Postseason quest; can teams create separation?

ST. PETERSBURG, Fla. —  In the need to create distance among contenders, theories abound. In nearly all discussions, though, it’s simply the ability to execute which determines champions. Sure, there’s a great deal of scoreboard watching, but ultimately, the bottom line is the ability to block distractions and perform.

Within the National League and American League wild-card races, and coming into play Labor Day weekend, a combined 10 teams are within 5.5 games of achieving a spot in post-season play. Perhaps the closest is in the American League where, coming into play Friday night, one game separated Cleveland, Oakland and Tampa Bay. Two of those clubs, the Indians and Rays, go head-to-head over the Labor Day weekend and the temptation to offer a clear explanation of how to create distance and margin.

Overall, that’s easier said than done, but Tampa Bay veteran starter Charlie Morton, coming into his next start Sunday here against Cleveland told Fancred before the opener of the Indians series in Tropicana Field, there is no answer than simply executing.

“Sure, the idea exists (to create separation), but the other teams have the same idea,” said Morton, who has post-season experience with Houston and Pittsburgh. “For example, the Astros are not sitting in the clubhouse going, ‘hey guys, we’re going to win none out of 10 and win 13 out of 15.’ There is a culture there and mentality that every day we come to the park and we’re going to battle. In the last game we played against (Houston on Aug. 29; Tampa Bay won 9-8), we go up and they answer back. We go back up and they answer back. That’s how teams like that create separation in their division. You see that with teams that have a 10, 11 game lead in the division.”

One traditional theory holds that no attention is paid to other teams within the chase. The concept claims that if team properly executes and does the things kinds of things destined to winning, then the season while evolves to the point of satisfaction.

Among teams in the race for post-season play, one or two players could rise with physical ability, character, and temperament to carry a team on their shoulders. Down the stretch here, the Rays could rely on outfielder Austin Meadows, though manager Kevin Cash emphasized to Fancred before Friday’s game, that he seeks contributions from all 25 team members. Still, Meadows, who was honored with a spot on the American League 2019 All-Star team, came into Friday’s game with the second-highest batting average (.276) on the team and only Eric Sogard (.300) was higher. More important, Meadows, only 24-years-old and a former first-round pick of the Pirates in 2013 draft, leads the Rays in homers, RBIs and extra-base hits.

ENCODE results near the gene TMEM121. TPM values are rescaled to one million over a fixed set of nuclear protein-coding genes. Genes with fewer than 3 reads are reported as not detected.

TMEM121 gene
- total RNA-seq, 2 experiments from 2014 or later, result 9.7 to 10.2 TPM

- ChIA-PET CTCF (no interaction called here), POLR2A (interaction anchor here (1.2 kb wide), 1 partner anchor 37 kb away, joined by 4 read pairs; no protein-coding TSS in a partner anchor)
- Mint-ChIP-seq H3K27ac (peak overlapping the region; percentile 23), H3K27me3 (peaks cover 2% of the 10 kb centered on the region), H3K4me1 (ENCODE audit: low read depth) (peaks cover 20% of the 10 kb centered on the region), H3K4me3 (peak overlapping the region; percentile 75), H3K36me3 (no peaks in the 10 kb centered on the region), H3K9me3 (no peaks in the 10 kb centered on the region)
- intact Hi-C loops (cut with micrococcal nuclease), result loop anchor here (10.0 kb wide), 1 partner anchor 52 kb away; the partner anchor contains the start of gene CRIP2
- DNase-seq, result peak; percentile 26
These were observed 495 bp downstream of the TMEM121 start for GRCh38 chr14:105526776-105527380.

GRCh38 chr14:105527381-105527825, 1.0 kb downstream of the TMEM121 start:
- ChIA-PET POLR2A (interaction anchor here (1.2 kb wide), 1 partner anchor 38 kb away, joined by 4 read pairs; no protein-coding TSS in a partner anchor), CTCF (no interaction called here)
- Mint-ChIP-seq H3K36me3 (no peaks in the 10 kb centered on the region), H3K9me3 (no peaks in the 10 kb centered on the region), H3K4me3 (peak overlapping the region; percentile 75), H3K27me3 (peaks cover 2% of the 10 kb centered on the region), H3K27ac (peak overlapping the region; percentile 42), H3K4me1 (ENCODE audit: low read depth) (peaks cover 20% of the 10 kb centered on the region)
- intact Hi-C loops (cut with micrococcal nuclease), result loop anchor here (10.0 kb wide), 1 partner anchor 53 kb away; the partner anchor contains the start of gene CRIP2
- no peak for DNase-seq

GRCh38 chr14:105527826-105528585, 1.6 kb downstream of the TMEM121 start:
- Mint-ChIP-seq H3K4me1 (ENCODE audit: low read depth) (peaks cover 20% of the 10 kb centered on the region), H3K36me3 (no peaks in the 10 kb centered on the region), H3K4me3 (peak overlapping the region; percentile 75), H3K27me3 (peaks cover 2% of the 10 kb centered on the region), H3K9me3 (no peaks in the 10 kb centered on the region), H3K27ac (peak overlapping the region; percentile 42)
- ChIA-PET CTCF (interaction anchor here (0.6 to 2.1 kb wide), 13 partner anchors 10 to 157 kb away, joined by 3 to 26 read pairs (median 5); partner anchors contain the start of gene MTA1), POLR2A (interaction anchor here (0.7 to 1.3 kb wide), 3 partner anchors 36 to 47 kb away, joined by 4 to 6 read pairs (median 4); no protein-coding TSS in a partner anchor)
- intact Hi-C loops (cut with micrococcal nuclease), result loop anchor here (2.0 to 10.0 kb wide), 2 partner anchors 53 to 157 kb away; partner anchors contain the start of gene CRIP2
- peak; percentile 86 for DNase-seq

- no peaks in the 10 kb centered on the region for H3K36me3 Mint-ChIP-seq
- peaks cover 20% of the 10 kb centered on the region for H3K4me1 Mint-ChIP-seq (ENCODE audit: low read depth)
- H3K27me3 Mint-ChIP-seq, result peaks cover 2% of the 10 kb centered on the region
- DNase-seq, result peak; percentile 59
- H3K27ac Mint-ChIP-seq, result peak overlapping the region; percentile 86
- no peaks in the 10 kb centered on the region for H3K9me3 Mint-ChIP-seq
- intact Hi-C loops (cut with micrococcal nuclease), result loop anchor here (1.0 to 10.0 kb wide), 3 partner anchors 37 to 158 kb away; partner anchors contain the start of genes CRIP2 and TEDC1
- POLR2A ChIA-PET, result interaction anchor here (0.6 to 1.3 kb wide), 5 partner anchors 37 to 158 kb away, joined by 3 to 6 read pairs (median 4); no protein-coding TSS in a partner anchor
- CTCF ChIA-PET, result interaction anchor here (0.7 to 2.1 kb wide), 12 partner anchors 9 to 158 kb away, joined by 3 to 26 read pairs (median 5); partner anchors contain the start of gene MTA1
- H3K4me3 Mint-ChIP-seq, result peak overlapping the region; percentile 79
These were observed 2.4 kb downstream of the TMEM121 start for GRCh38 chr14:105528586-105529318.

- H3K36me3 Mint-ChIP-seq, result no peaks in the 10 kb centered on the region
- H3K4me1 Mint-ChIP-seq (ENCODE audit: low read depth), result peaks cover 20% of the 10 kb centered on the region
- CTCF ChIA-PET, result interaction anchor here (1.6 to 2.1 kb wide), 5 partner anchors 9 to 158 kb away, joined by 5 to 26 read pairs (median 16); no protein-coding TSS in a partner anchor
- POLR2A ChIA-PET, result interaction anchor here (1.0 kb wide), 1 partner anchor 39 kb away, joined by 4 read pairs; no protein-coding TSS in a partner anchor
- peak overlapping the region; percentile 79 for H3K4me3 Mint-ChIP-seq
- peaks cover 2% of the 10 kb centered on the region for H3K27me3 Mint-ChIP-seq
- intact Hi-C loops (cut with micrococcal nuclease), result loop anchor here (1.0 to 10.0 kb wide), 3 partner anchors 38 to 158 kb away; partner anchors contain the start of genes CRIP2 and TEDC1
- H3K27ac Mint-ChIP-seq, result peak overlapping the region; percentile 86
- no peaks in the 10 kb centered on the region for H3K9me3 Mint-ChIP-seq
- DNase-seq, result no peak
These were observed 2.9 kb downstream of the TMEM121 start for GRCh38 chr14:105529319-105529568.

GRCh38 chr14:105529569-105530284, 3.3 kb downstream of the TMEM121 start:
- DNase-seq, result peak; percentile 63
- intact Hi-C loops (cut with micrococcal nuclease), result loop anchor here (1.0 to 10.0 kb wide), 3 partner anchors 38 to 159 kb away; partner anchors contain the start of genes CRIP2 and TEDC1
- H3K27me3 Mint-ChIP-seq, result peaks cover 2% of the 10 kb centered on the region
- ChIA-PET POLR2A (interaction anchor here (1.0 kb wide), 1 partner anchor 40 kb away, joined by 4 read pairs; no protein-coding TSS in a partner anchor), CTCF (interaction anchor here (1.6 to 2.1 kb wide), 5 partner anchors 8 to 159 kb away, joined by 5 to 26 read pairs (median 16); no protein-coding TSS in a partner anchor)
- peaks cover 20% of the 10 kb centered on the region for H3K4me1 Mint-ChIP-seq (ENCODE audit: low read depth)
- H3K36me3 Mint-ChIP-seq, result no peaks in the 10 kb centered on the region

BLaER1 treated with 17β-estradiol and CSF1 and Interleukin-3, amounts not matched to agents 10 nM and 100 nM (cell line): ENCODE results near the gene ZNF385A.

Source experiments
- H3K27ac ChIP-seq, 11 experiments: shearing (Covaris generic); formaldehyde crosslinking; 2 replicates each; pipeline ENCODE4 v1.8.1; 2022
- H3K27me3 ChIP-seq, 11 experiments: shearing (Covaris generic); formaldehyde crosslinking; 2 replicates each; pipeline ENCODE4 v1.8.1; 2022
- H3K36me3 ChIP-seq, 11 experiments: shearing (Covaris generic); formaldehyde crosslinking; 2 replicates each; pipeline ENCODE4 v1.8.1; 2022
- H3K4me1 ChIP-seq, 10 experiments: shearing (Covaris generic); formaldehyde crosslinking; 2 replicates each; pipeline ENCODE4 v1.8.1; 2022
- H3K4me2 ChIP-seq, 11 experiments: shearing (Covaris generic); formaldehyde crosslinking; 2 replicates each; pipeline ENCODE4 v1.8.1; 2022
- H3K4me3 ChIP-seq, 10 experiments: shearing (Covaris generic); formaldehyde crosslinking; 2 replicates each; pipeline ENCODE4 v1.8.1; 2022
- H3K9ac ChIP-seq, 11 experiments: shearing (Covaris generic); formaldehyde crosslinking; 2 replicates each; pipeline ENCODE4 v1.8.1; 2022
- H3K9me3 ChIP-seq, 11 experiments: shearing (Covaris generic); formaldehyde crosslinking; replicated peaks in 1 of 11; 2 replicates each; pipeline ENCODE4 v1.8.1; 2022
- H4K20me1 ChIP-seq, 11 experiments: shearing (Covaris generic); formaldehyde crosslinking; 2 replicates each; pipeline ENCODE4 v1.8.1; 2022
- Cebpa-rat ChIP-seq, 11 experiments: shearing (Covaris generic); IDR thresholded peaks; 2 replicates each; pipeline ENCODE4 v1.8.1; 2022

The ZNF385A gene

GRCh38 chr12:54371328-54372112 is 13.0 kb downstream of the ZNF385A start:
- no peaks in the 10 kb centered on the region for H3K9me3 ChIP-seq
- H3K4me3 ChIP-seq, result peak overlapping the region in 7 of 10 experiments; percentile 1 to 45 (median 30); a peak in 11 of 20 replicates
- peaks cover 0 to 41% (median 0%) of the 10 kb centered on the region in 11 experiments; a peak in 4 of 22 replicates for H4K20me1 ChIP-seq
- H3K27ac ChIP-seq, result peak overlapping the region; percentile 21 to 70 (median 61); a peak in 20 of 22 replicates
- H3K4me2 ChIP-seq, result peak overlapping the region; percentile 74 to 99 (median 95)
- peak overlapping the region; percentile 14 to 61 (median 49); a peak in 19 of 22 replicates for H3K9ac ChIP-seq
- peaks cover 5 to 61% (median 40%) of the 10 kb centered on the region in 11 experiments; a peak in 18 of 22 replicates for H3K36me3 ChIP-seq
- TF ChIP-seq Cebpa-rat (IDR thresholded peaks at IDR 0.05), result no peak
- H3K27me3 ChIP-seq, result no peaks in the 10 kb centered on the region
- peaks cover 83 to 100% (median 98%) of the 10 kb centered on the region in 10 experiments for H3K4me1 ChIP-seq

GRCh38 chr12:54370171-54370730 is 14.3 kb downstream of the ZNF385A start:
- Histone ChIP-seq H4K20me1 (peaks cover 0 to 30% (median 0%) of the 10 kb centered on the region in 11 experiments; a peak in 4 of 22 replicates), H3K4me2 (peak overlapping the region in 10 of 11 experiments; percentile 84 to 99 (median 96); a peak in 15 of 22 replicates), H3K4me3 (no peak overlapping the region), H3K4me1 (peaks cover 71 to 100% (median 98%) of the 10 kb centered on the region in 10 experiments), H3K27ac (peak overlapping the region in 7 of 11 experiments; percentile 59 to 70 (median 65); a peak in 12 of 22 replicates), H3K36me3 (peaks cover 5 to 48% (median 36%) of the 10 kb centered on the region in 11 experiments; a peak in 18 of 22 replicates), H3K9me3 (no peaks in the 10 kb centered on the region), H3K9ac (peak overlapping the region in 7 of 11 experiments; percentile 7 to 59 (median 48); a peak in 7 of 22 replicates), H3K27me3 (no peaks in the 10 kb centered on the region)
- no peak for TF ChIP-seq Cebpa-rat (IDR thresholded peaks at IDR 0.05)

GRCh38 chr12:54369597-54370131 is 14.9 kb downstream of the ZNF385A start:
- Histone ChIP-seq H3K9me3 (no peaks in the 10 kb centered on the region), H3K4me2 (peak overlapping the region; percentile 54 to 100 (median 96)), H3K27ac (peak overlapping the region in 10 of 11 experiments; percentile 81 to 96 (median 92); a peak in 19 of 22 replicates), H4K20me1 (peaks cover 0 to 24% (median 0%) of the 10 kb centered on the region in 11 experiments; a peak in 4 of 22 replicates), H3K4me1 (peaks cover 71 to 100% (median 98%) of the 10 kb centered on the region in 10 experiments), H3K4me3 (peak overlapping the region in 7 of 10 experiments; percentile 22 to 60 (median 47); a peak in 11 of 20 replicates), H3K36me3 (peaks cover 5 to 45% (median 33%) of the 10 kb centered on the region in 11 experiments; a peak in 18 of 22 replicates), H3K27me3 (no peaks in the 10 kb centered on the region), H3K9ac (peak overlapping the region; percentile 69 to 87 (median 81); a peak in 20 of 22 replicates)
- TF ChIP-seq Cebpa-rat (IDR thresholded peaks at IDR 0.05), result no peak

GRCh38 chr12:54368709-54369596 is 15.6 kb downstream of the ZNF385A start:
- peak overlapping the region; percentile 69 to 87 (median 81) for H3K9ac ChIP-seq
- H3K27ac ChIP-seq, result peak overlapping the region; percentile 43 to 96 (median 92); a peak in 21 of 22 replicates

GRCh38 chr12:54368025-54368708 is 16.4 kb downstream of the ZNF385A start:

Down the stretch, his focus remains simple and direct.

“We go out there to win and that’s the main goal,” Meadows told Fancred before Friday’s game. “We want to put good at-bats together and have guys pitch well. Things then click well. That’s what is important right now. If I go 0-for4 but we win the game, that’s what matters. If we win games, we know we can control our own destiny.”

Due back …

If the Rays need an emotional lift here in the final weeks, that will likely happen this weekend. That’s when centerfielder Kevin Kiermaier, a Gold Glove winner in 2015, returns to the lineup. On Aug. 25 against the Orioles in Baltimore, Kiermaier suffered a left rib cage contusion when he slammed into the center-field fence in Camden Yards, and has not played since.

Coming into Friday’s game, Kiermaier was hitting .242 with 19 stolen bases. His importance is an emotional presence in the clubhouse and “leader by example” mentality.

“It’s been a tough five or six days on me,” he told reporters in the Rays clubhouse before Friday’s game. “It’s behind me now and I don’t want to be a distraction to anyone or anything. I’m here to help this team win any way possible. I want to celebrate with these guys each and every night after all the wins. We try to rack up as many in the next month and keep this special season going for us. We’re in a great spot and I‘m excited to take to the field with these guys again.”

Keeping a watchful eye …

With a potentially catastrophic hurricane heading to Florida, there was discussion on whether, or if, the final two games of the Cleveland-Tampa Bay series would be played. By late Friday afternoon, projections indicated Hurricane Dorian was slowing and baseball in the Tampa Bay should continue without disruption.

In the wake of the hurricane, two options were discussed.

One was to move Sunday’s afternoon game to Saturday and the Indians and Rays would play a doubleheader. The other was to move Sunday’s game from the scheduled start time of 1:10 up one hour. As of game time Friday, the teams will play a single game Saturday starting at 6:10 Eastern and one on Sunday (1:10 Eastern).